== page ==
The one thing that I totally missed saying, which would have worked perfect was tying together my opening illustration with my main point. It hit me later how perfect that the place where the earthquake happened on Christmas day was a city named Christchurch. A physical earthquake in Christchurch – now what about a spiritual earthquake in Christ’s church? The question becomes, what aftershocks are we feeling in Christ’s church, both here and around the world that have come as a result of the Son of God coming in human flesh? Are we sensitive to them or are our spiritual seismometers dull and in need of rehabilitation? What might Christ need to do to shake us up and wake us to his work in the world?

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A Stranger in His Own Home

A Meditation for Christmas based on John 1.1-14

Everyone was on the move. That’s what Luke’s gospel tells us. Caesar had decreed a census, so as Luke tells us, “everyone went to his own town to register.” Everyone was on the move. They were going home. Going home to be counted – to be noted on a Roman ledger that they existed. Of course to Rome, the reason to know who existed was to know how much money it could gain in taxes. It desired money that the glory of Rome might be further extended. It wasn’t cheap to bring the glories of Rome to outlying peoples.

So as Rome desired to be on the move in extending its own glory, they demanded everyone else be on the move to. To create a better world, Rome needed you to go home.

How fitting that while everyone else was on the move, so was God. Luke tells us that when Joseph and Mary had arrived in his ancestral home, Bethlehem, “the time came for the baby to be born.” As we hear it from John’s perspective, the birth of this baby was the eternal Word made flesh. The eternal Son of God leaving his glorious heavenly robes and donning human flesh covered with common clothes.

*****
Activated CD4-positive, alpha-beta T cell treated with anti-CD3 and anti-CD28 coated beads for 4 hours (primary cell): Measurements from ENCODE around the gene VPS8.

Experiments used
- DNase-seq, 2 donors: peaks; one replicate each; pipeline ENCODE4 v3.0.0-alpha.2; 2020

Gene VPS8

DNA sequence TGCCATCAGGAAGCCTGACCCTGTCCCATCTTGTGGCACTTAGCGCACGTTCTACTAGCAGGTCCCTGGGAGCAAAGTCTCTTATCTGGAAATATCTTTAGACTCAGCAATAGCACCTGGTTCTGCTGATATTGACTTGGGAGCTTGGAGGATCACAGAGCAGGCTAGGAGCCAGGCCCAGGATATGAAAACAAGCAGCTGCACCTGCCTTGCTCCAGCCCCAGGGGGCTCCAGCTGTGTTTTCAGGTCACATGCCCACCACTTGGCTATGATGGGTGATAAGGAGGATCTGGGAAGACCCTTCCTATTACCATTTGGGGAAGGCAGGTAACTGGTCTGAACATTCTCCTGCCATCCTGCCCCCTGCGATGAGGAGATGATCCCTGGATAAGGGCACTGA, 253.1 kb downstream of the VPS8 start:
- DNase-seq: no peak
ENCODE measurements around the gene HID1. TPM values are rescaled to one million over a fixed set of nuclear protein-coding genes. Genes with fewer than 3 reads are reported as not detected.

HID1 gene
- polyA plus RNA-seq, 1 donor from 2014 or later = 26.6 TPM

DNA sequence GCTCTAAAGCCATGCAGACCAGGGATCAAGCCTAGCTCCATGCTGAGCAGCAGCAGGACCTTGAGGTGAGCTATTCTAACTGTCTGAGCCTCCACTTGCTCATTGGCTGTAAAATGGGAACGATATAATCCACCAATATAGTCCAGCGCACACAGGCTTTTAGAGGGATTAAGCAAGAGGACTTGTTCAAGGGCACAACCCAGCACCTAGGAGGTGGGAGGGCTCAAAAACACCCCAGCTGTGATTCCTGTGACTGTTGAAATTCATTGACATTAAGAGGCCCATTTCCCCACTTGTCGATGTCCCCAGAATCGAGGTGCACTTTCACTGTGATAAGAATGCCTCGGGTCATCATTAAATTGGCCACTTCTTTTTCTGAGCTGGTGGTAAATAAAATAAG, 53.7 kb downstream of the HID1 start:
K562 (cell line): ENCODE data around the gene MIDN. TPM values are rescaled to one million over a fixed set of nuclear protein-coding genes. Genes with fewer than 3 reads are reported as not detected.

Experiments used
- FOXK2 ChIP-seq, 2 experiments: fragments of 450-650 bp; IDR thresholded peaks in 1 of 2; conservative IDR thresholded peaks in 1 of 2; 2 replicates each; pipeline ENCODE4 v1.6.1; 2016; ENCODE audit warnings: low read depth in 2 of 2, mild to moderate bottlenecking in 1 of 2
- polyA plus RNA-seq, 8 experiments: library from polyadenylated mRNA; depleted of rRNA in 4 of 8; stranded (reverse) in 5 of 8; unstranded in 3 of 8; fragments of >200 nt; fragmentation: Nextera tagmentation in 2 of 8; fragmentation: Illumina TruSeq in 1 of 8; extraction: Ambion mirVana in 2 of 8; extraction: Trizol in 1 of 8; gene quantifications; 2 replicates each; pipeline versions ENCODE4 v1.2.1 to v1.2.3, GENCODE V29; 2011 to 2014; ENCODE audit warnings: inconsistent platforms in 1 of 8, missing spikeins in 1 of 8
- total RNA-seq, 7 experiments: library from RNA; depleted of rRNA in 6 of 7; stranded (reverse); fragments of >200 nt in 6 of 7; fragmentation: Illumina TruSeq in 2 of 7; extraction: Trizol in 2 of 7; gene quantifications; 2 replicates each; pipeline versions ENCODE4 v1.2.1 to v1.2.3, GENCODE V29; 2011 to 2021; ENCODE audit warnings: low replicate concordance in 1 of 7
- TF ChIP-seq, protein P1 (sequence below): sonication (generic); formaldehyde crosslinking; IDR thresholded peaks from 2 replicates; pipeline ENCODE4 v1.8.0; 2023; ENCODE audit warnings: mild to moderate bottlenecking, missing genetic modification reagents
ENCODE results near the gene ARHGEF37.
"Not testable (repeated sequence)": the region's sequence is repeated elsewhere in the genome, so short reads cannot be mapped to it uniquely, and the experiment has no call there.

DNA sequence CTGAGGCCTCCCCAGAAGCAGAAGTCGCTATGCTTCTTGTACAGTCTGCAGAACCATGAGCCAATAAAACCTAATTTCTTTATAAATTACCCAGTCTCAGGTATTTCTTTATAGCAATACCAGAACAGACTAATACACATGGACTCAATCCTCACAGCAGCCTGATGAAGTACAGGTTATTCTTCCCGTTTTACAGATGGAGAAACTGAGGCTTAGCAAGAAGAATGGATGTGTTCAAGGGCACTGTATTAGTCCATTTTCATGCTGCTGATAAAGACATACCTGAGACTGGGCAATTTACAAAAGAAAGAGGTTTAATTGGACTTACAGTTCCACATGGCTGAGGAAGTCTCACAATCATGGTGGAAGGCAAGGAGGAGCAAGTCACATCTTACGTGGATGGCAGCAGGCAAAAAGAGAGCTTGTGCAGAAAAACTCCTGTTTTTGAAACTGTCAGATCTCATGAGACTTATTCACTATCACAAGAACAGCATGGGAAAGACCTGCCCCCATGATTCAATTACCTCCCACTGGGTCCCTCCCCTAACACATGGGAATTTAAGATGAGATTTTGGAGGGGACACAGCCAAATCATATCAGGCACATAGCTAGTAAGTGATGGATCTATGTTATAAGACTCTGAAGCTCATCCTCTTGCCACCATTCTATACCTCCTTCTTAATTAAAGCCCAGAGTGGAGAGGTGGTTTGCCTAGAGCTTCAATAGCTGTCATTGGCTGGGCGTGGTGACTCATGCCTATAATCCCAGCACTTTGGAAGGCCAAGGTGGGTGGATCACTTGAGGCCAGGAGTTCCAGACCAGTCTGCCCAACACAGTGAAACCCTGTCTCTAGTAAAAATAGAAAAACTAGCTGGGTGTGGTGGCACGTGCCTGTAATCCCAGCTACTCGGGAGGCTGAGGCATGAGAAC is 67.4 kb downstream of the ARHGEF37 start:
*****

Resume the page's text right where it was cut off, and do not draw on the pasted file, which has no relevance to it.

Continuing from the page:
Coming at this time, when a census was demanded for the glory of Rome, when everyone was on the move to his home, it’s almost as if God wanted to be counted too. It’s as if the God of the universe wanted his name included on that Roman ledger. As he came into a world so focused on its own self-interest and glory, he’s nudging his way in, saying, “Hey, don’t forget about me.” In all your self-focused efforts to expand your glory and make a name for yourself, haven’t you forgotten about somebody? After all, I am the one who created all this.”

That’s what John tells us in v. 1-3, “In the beginning was the Word, and the Word was with God, and the Word was God. He was with God in the beginning. Through him all things were made; without him nothing was made that has been made.” While Luke puts Jesus’ birth in the immediate historical context of Rome’s vain self-creation of the world, John puts Jesus’ birth in the broad context of God’s creation of the world. John is saying, “You see this baby before you. He is the incarnation of the true God who created the whole world.”